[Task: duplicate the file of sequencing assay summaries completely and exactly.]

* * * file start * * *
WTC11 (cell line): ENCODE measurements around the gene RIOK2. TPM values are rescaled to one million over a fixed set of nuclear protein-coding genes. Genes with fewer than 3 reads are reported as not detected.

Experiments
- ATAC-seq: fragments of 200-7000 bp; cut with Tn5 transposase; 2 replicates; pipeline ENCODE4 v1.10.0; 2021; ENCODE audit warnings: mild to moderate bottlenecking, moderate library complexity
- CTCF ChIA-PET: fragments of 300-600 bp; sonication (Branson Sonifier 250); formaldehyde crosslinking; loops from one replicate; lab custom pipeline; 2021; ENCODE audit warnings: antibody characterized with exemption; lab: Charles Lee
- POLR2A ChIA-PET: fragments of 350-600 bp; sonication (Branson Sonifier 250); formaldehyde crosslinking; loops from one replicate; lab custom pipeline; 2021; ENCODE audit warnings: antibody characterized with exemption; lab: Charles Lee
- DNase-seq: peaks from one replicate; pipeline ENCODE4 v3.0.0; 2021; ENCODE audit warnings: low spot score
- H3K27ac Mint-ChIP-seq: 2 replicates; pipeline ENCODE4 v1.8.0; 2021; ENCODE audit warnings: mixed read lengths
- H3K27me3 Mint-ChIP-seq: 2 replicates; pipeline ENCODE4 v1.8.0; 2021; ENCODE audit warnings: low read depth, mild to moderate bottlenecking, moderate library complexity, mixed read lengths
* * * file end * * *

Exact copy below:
WTC11 (cell line): ENCODE measurements around the gene RIOK2. TPM values are rescaled to one million over a fixed set of nuclear protein-coding genes. Genes with fewer than 3 reads are reported as not detected.

Experiments
- ATAC-seq: fragments of 200-7000 bp; cut with Tn5 transposase; 2 replicates; pipeline ENCODE4 v1.10.0; 2021; ENCODE audit warnings: mild to moderate bottlenecking, moderate library complexity
- CTCF ChIA-PET: fragments of 300-600 bp; sonication (Branson Sonifier 250); formaldehyde crosslinking; loops from one replicate; lab custom pipeline; 2021; ENCODE audit warnings: antibody characterized with exemption; lab: Charles Lee
- POLR2A ChIA-PET: fragments of 350-600 bp; sonication (Branson Sonifier 250); formaldehyde crosslinking; loops from one replicate; lab custom pipeline; 2021; ENCODE audit warnings: antibody characterized with exemption; lab: Charles Lee
- DNase-seq: peaks from one replicate; pipeline ENCODE4 v3.0.0; 2021; ENCODE audit warnings: low spot score
- H3K27ac Mint-ChIP-seq: 2 replicates; pipeline ENCODE4 v1.8.0; 2021; ENCODE audit warnings: mixed read lengths
- H3K27me3 Mint-ChIP-seq: 2 replicates; pipeline ENCODE4 v1.8.0; 2021; ENCODE audit warnings: low read depth, mild to moderate bottlenecking, moderate library complexity, mixed read lengths